11. Thank you for responding. He has some links on his description section. I have not read them comprehensively yet, but one of the links state that instead of a government, which in order to assert it's monopoly on the use of force, would be using force to prevent other agencies from performing the same function. This is what, he argues, the government must do to maintain a monopoly on the use of force, which he claims, would be contradicting the Objectivist principle of not initiating force. Instead, he advocates a certain political groundwork which allows for different agencies to function the way a government would. I am not too versed in the specifics, but he managed to make it sound plausible, so I wanted more perspectives on this. Thank you.
  12. This video claims there is a contradiction in Objectivist politics. Is there any merit to its argument? I can find no flaw with what he is basically stating.
  13. I am sorry, I fail to see the difference between whims and interests/passions. Please give me a clearer definition of it. My definition of whim is an urge or desire which has no logical basis. I would consider my urge to produce music a whim as well, though one could call it the urge for self expression. I suppose I call it a whim because it, like I said, has no basis in reality. As in, there is no reason why I SHOULD feel that way, yet I do. Take your daughter for instance, do you choose to maintain her as a value because she is beneficial to your life? By your life, I mean your happiness. Of course you do. But by what standard of evaluation do you decide what contributes to your happiness? Why does it contribute to your happiness? Is it irrational? Those are the questions I am asking. Finally, is the difference between personal expression and whim is the fact that in personal expression you take the time to examine your impulses before acting on them? But then again, I could take all form of self directed action as a form of personal expression. Thank you for your response.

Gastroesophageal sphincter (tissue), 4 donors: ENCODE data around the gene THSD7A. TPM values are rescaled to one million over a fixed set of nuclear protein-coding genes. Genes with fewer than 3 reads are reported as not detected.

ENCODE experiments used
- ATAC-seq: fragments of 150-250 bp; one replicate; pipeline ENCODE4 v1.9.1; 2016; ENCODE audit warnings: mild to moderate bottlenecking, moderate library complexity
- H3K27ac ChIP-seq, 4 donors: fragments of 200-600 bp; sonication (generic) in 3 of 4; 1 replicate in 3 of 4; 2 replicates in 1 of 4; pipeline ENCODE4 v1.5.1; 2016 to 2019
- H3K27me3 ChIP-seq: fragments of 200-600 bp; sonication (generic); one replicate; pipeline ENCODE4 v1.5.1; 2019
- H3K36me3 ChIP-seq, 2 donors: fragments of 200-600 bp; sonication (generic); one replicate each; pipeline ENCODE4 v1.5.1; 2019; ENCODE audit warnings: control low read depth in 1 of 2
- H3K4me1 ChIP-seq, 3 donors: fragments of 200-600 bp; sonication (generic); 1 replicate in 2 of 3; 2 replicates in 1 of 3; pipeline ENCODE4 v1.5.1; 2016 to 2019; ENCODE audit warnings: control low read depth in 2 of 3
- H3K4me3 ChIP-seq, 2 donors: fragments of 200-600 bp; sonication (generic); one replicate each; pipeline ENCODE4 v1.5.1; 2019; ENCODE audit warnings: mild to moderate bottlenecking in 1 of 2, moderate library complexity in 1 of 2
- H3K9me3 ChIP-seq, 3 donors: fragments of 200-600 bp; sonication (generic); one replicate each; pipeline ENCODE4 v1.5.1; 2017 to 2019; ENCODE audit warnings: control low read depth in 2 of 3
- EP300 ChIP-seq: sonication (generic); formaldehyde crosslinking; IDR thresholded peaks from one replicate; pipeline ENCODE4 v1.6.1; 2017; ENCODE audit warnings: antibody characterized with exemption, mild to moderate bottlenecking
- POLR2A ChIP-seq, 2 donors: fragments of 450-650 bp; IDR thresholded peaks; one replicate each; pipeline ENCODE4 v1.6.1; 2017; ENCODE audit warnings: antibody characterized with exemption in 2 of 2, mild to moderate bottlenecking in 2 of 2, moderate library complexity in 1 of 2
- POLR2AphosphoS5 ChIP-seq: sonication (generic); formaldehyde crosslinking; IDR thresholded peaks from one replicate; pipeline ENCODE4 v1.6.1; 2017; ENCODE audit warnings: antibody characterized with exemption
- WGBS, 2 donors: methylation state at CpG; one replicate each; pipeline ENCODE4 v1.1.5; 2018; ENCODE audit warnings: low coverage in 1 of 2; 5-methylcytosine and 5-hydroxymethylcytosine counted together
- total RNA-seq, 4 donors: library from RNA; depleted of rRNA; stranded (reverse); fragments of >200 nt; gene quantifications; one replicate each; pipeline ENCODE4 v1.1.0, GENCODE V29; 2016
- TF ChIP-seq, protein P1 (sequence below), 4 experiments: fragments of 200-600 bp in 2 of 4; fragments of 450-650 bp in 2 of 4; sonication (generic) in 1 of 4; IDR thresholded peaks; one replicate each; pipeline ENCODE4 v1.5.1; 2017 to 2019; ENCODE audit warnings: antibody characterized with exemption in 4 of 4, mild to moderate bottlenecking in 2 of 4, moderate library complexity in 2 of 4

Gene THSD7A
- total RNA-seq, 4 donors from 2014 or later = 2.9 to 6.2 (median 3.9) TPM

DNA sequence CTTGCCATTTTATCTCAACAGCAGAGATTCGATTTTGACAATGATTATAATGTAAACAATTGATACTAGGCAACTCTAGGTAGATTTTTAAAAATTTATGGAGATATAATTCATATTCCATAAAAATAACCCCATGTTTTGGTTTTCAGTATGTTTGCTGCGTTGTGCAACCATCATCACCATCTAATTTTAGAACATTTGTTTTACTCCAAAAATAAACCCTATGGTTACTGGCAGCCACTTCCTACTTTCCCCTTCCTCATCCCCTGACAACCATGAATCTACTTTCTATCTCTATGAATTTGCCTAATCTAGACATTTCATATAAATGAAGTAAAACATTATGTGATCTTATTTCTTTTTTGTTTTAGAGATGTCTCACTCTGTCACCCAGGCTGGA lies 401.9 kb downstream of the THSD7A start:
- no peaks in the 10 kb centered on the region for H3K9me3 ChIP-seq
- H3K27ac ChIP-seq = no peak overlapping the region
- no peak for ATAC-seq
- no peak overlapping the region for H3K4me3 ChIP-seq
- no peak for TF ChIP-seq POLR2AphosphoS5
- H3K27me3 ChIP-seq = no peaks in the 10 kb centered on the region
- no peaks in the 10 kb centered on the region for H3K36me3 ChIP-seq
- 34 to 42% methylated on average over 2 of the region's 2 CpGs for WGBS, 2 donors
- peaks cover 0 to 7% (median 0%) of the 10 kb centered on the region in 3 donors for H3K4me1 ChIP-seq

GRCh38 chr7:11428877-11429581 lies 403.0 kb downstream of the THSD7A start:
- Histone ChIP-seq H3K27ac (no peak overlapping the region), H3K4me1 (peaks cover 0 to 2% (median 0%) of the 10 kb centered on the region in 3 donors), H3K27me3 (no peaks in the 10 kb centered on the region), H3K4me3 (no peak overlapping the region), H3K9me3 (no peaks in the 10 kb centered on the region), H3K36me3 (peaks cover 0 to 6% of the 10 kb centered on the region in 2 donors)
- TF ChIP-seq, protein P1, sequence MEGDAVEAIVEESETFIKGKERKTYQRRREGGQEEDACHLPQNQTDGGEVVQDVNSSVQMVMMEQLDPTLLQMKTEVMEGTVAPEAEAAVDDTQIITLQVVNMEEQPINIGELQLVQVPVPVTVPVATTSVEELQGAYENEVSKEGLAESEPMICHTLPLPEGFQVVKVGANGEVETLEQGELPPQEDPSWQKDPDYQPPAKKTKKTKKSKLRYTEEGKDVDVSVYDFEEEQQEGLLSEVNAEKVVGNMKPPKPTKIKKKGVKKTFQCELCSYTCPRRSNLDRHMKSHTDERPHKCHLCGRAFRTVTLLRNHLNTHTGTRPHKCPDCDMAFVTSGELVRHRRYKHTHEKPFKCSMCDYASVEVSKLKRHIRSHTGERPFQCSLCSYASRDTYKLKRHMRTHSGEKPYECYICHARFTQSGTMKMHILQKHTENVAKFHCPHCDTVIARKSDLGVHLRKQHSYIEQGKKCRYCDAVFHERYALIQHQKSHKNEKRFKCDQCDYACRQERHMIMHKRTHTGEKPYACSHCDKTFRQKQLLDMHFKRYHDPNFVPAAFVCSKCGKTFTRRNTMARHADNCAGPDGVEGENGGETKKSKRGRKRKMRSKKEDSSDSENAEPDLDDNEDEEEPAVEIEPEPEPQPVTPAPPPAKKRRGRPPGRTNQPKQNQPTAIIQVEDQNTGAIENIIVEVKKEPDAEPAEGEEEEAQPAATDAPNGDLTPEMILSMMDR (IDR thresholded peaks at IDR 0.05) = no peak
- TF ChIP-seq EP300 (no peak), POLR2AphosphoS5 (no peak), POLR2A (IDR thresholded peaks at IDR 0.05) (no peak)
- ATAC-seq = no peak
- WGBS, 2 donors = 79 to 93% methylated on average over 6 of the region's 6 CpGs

14. One should strive for ideals. Ideals are abstractions, that with productive effort directed by reason, can be realised as concretes. The question here is one of application, not of theory. Take a starving artist for example. Take Howard Roark, from the Fountainhead. We know that morality is guided by that which is pro-life, that is, that which benefits one's life. (As a rational being) Beyond basic needs, what can be objectively viewed to benefit life? More money? Should an artist with vision, such as Howard Roark, take the risk of starving for the sake of achieving his ideals? How does one justify one's ideals as rational? Is this self evident? By what objective standards do you judge : 1) Having a secure life, and, 2)Throwing yourself out in the line for the sake of your ideals (which are abstractions yet to be realised), as more rational than the other? Or does the issue of personal vision come into play as well. Yet that would negate objectivity, because there HAS to be one option that is better than the other, is there? Does ''that which benefits my life as a rational being'' include taking the risk of starving for the sake of something not yet realised? (An abstraction) For what, for the sake of fulfillment, and happiness? That, itself, is an abstraction, is it not? Fulfillment can never be realised as a concrete.Does that not lead us down the path of hedonism? Happiness is the achievement of one's rational values, rationally. And what sets the standards for our values is what is good for our life. My life, in this case. What is rational about wanting to paint, or design buildings like Howard Roark did, in his own personal vision, as compared to any other option, all which would ensure one's survival as a rational being? Is the pursuit of values in the name of one's life, merely a pursuit of whims using rational means and applying rational methods? Wouldn't that make us advocates of reason only in the sphere of pursuing our goals (Which might not be rational, but conform to Objectivist morality i.e. ''Don't infringe on other people's rights etc) Surely there must be some sort of objective standard of evaluation one can apply to one's own life. If money is to be obtained with pride, as a sign of value obtained via productive effort by a free mind, then does that not mean more money = good? And that being poor means that somehow, in some fundamental respect, you have failed as a rational being? I know this to be untrue, because there are irrational rich people, yet it is hard to reconcile both facts. And what if the pursuit of your ideals beggars you? What then? Values are concretes, are they not? Yet if you have no concretes to show for your work, will you have failed as a human being? ( I am using a lot of ''yets'' I noticed) I am confused in this respect, please enlighten me. A detailed response would be appreciated. Sorry if it is very disorganised, I sort of allowed my rather confused thoughts to be made tangible by typing whatever came to mind, since it was so hard to pinpoint the exact dilemma directly. I am not sure if all these questions stem from a single source or contradiction, or they are the result of many. So if it has been a difficult read, so sorry. I would still appreciate a response though, it really IS bothering me quite a bit.